Jeremy Strong manages to make the most of his vibrant pungency as Molly's disreputable mentor, but Idris Elba is not so lucky. He's no more than a plaster saint as her lawyer. He was sleek and riveting as a drug lord in The Wire, but he's more blandly noble here than he was as Nelson Mandela in Mandela: Long Walk to Freedom (2013). Since we're given to believe that Molly's drives are tied to her father issues, Sorkin sets up Elba's Charlie as the good and decent father (unlike her own) with a daughter he's also trying to mentor properly and has furnished with a reading list. She is currently studying Arthur Miller's The Crucible; the metaphor is a lead balloon since it's painfully obvious that Sorkin sees Bloom – like John Proctor – as having given her soul but in the end all she wants is her name. Molly Bloom may have a name in Molly's Game, but the picture does little to give her a soul. Sorkin backs away from the enticingly sordid world the story presents because he wants to hold her up as a hero who never got her hands dirty. In poker, you wouldn't even try to bluff an amateur with a hand like that.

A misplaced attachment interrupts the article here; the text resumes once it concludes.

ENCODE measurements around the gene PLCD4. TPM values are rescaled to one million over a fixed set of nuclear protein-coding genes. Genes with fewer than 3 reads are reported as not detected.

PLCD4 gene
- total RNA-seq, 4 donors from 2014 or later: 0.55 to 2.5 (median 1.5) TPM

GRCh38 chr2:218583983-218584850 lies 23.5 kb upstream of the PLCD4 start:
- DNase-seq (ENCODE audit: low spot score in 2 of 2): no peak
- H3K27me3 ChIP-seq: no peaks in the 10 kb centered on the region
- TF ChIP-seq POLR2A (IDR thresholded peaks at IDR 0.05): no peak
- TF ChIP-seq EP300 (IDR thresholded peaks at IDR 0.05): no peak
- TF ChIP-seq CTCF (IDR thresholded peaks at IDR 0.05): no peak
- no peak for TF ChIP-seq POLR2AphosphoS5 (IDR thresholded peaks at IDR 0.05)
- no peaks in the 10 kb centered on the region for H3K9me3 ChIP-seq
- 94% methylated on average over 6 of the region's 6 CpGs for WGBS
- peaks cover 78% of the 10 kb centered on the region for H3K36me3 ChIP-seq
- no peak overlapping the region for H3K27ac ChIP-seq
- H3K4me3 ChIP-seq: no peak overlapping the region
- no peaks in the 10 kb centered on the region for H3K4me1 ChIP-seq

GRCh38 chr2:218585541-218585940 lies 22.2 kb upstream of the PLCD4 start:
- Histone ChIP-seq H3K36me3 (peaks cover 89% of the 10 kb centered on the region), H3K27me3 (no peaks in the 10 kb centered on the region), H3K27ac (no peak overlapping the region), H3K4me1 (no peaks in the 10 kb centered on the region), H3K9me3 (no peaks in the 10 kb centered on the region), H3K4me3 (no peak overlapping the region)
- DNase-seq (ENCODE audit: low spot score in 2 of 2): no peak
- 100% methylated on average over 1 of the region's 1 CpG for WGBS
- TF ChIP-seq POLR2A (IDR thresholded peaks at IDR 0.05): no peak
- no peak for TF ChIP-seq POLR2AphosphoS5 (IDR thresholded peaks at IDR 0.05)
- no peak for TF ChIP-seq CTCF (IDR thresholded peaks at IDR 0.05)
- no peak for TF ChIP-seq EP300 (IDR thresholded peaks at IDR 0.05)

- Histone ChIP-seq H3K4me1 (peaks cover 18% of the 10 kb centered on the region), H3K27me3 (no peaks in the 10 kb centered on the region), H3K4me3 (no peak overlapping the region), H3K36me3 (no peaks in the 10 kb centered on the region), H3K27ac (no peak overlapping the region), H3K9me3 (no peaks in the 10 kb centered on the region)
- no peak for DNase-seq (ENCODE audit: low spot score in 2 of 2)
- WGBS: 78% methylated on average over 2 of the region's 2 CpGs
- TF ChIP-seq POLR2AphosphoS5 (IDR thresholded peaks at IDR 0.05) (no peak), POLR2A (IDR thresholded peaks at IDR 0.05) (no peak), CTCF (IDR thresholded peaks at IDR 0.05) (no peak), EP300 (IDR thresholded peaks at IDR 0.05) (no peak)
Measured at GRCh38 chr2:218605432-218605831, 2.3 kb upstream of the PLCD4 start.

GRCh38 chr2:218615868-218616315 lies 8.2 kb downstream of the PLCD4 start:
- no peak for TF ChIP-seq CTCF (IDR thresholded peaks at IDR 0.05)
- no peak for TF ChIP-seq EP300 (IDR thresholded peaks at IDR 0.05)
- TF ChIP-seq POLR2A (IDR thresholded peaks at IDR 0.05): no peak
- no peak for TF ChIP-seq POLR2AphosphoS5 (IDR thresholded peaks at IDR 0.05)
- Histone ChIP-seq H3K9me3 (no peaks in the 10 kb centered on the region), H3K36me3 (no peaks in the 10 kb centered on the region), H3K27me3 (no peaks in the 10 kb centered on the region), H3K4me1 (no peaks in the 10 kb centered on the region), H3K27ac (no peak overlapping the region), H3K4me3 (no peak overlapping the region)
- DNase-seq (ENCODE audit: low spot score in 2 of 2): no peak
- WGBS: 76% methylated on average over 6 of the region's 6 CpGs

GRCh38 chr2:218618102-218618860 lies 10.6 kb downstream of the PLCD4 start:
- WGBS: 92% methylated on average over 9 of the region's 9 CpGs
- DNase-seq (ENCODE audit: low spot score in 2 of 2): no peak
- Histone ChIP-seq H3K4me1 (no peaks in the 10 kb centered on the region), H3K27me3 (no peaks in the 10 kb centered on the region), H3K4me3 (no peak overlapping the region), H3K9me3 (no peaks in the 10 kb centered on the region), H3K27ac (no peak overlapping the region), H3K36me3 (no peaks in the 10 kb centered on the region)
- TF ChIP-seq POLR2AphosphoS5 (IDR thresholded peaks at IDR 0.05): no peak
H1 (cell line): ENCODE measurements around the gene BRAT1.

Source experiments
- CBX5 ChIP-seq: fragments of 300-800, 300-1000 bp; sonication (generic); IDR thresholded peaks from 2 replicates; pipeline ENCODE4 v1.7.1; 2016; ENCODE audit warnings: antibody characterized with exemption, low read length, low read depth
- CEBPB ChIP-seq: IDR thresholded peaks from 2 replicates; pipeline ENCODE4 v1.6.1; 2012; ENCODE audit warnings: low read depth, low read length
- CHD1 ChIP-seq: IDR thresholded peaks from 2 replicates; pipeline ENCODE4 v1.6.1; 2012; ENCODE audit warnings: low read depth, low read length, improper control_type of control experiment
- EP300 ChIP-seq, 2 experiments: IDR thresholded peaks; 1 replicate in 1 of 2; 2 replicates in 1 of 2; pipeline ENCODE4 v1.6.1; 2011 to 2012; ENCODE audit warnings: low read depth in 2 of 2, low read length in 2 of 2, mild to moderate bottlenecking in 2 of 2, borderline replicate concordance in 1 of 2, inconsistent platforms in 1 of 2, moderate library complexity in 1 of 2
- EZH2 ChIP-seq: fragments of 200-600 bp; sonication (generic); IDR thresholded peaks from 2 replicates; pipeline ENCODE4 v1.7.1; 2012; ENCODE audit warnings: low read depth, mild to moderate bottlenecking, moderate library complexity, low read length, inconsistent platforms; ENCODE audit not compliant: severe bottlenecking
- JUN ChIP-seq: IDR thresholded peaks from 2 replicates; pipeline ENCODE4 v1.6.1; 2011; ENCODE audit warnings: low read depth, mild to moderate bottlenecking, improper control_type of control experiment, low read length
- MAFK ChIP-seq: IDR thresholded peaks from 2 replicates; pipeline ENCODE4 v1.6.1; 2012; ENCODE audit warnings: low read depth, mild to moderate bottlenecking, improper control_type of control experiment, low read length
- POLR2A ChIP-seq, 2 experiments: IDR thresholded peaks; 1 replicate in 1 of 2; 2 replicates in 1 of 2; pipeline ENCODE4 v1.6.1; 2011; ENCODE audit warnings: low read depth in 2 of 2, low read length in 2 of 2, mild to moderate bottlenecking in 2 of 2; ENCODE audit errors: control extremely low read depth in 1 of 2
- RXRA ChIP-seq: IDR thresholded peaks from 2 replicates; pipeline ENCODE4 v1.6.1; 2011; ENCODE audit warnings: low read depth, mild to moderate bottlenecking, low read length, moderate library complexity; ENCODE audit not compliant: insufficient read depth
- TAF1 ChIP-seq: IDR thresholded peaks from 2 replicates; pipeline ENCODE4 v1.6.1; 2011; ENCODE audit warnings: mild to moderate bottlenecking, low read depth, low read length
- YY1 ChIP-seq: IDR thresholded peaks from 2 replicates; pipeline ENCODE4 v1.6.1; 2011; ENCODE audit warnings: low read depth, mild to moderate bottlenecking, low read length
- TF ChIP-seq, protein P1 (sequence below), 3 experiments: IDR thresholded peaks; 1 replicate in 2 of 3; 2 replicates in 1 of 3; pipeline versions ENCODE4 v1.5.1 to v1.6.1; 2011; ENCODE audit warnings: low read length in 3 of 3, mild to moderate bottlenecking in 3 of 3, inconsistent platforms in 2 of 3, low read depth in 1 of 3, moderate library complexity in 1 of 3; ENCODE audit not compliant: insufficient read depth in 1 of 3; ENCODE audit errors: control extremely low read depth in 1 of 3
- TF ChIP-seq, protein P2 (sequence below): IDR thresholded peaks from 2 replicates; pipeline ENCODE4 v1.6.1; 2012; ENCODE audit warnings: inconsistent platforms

– Kevin Courrier is a freelance writer/broadcaster, film critic and author (Dangerous Kitchen: The Subversive World of ZappaRandy Newman's American Dreams33 1/3 Captain Beefheart's Trout Mask ReplicaArtificial Paradise: The Dark Side of The Beatles Utopian Dream). Courrier teaches part-time film courses to seniors through the LIFE Institute at Ryerson University in Toronto and other venues. His forthcoming book is Talking Out of Turn: A Collection of Reviews, Interviews and Remembrances currently being assembled on Blogger.

No comments:

Post a Comment